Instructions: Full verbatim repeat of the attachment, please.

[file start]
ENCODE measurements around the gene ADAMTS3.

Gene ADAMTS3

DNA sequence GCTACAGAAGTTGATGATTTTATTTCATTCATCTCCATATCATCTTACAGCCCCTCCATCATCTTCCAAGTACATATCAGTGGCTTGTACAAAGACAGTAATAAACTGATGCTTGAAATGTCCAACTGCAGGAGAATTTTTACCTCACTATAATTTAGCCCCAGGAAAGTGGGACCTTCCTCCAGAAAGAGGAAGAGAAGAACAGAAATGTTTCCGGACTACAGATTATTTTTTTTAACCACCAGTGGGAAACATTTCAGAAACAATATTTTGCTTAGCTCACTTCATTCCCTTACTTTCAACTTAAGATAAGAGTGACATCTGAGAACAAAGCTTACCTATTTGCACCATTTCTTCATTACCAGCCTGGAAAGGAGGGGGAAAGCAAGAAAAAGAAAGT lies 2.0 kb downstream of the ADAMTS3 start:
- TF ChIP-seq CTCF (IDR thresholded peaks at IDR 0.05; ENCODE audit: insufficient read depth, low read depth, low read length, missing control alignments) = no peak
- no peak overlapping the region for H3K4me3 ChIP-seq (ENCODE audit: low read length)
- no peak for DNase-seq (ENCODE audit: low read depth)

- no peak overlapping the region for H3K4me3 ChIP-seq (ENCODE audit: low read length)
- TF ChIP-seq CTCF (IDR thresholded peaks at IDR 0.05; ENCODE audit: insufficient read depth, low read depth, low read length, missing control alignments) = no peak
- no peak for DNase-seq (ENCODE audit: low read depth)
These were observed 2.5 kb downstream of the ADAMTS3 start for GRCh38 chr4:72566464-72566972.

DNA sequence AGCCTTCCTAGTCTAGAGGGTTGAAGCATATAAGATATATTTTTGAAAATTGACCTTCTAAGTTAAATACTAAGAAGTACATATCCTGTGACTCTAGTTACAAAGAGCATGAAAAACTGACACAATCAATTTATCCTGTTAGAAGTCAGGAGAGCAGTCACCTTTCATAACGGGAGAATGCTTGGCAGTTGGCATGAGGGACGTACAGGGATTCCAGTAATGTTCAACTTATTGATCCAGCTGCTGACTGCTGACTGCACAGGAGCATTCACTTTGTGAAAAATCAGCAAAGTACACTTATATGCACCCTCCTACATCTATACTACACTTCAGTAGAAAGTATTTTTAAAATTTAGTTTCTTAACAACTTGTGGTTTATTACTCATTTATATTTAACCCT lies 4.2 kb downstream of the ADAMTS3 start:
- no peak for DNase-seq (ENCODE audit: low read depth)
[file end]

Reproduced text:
ENCODE measurements around the gene ADAMTS3.

Gene ADAMTS3

DNA sequence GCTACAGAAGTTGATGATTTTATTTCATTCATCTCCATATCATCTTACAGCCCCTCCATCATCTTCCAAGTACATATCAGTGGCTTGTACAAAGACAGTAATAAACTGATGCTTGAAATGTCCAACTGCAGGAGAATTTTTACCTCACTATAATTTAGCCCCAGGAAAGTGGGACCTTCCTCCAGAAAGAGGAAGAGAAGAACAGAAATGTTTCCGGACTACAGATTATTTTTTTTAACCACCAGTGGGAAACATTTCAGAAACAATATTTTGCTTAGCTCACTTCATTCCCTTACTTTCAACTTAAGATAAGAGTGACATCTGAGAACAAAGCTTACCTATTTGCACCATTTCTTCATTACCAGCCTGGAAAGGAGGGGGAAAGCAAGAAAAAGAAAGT lies 2.0 kb downstream of the ADAMTS3 start:
- TF ChIP-seq CTCF (IDR thresholded peaks at IDR 0.05; ENCODE audit: insufficient read depth, low read depth, low read length, missing control alignments) = no peak
- no peak overlapping the region for H3K4me3 ChIP-seq (ENCODE audit: low read length)
- no peak for DNase-seq (ENCODE audit: low read depth)

- no peak overlapping the region for H3K4me3 ChIP-seq (ENCODE audit: low read length)
- TF ChIP-seq CTCF (IDR thresholded peaks at IDR 0.05; ENCODE audit: insufficient read depth, low read depth, low read length, missing control alignments) = no peak
- no peak for DNase-seq (ENCODE audit: low read depth)
These were observed 2.5 kb downstream of the ADAMTS3 start for GRCh38 chr4:72566464-72566972.

DNA sequence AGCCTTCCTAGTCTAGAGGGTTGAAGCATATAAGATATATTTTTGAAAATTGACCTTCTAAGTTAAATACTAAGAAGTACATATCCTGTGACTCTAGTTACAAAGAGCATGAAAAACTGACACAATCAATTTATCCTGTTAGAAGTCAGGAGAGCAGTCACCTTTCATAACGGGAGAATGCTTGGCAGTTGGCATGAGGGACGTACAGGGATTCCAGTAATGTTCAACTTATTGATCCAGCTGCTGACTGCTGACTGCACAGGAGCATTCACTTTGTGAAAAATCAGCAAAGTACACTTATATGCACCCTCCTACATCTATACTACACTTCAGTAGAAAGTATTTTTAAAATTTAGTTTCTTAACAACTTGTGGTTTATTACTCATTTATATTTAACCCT lies 4.2 kb downstream of the ADAMTS3 start:
- no peak for DNase-seq (ENCODE audit: low read depth)